For the most part, however, you can leave the semiotic unpacking for after the screening, because Up And About Again is primarily a long sight gag, a slapstick riffing on optimistic, keep on truckin' recipes for living; maudlin self-help culture parodied via a clumsy, junkyard prop.

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Be prepared to laugh out loud, even if you're laughing in resigned recognition. As tiresome as just-do-it pop culture pronouncements are, it's also true that forward is the only (albeit with only three wheels) option. The paradox is abjectly funny.

For such a tiny and downtrodden object, Suomi-Vaananen's protagonist sure can carry a lot of viewers' projections. Maybe that's why it's covered in movie-screen white.

Troy Brooks at Pentimento Gallery

Until Nov. 27, 1164 Queen St. E., Toronto; pentimento.ca

For a very different kind of character identification, try emerging painter Troy Brooks's new suite of paintings, Colossus, on display at Pentimento Gallery. Your latent femme fatale will thank you.

While Brooks has explored dangerous ladies as subjects before – a typical Brooks she-devil subject has an elongated face and body, is dead white, dressed elaborately, surrounded by weird animal familiars and/or horrific accidents, and is perhaps transgendered – his painting style has changed subtly but markedly.

Whereas the Toronto-based artist's earlier works were created in a hard, lined style that highlighted the hardboiled-ness of his characters, his new ones look like they were painted with cotton swabs and dandelion seed heads. This material softening only makes his satanic females all the more alluring, and alarming. They're a double whammy: gorgeously textured, soft-as-velvet arsonists, murderers, and reptile fetishists.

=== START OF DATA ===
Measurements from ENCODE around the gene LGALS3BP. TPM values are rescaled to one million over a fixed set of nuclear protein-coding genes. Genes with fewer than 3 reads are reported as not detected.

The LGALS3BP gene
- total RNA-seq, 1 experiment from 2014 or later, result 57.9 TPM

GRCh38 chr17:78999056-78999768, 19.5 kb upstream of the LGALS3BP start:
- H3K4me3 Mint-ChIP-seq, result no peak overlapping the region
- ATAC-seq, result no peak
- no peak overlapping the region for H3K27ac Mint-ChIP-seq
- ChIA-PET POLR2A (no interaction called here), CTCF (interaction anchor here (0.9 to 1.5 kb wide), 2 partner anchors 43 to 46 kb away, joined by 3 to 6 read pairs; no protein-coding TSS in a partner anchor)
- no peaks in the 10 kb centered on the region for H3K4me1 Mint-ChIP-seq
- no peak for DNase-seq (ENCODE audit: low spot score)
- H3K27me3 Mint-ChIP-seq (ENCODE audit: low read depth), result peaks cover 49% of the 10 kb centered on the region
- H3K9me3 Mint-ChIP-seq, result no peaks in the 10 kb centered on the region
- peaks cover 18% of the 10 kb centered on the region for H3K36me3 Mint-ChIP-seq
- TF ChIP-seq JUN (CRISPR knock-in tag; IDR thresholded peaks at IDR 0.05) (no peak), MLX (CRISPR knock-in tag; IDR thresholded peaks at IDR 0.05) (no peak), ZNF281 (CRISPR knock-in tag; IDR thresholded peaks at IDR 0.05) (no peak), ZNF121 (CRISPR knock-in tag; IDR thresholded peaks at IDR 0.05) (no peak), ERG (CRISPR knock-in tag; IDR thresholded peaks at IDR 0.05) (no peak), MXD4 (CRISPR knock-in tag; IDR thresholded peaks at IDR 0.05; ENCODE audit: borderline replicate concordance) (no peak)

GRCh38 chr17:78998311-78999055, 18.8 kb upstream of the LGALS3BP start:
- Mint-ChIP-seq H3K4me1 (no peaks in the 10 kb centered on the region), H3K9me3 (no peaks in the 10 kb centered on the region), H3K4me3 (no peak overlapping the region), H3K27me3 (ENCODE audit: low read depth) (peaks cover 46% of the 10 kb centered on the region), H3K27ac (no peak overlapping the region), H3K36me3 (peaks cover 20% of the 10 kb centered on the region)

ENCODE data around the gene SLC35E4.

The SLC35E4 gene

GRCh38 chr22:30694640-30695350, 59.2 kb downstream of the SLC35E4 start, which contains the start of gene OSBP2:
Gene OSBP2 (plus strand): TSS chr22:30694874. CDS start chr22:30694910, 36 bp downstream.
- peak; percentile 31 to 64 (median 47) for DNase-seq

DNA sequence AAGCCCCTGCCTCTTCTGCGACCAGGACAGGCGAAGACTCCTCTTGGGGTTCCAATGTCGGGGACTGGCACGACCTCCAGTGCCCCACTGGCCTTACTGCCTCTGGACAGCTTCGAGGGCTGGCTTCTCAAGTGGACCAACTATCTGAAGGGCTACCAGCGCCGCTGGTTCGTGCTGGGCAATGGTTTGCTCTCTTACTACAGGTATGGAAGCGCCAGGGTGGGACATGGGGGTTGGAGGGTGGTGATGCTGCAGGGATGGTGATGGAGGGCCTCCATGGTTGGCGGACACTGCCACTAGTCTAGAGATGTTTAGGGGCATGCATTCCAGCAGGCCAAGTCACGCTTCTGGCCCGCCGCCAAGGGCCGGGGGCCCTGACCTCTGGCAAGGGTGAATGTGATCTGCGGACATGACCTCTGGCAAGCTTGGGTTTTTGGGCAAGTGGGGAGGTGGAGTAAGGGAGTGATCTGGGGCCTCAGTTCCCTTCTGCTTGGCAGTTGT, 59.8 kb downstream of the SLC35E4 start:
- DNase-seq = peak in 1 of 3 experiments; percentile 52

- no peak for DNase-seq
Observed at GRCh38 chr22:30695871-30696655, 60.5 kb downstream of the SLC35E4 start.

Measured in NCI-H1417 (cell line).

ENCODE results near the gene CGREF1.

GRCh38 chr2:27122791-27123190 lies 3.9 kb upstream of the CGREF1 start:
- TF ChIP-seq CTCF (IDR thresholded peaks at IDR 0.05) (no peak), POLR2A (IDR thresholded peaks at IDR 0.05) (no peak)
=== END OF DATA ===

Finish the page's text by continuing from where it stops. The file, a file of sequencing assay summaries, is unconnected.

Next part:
The golden age of film noir is long gone, but we can still pretend. Brooks's cast of shimmering, arch characters would make Lizabeth Scott, Claire Trevor or Barbara Stanwyck (in huge, veiled hats, naturally) into the Warner Brothers office and bellow for better scripts.

IN OTHER VENUES

Commitment Issues at Oasis Aqualounge

Performance (one night only), Nov. 16, 7-10 p.m., 231 Mutual St., Toronto

Curated by local multimedia artist Jess Dobkin, Commitment Issues takes over Toronto's newest swingers club to stage a series of provocative performances by Canadian and international artists. Body-image issues, intimacy troubles, and the research processes of pole dancers are all fair game in a space built for games.

Savage at the White House Studio Project

Nov. 12-15, 277 Augusta Ave., 2nd floor, Toronto

While the whole town busies itself with Marshall McLuhan tributes, writer-curator Nathaniel G. Moore assembles a tribute to the late pro wrestler Randy "Macho Man" Savage. Surely, McLuhan would approve of this hybrid literary, music, video and illustrative multi-platform event. Somebody break a chair!

En Obscurité at Les Territoires

Until Dec. 17, No. 527, 372 St. Catherine St. West, Montreal

A meticulous, carefully plotted group show that examines the very opposite – obscurity, opacity and the power of the half-known. Featuring new works by video artist Mathieu Beauséjour, cultural theorist Aseman Sabet, and a twinkling, fur-lined sculpture by Karen Trask.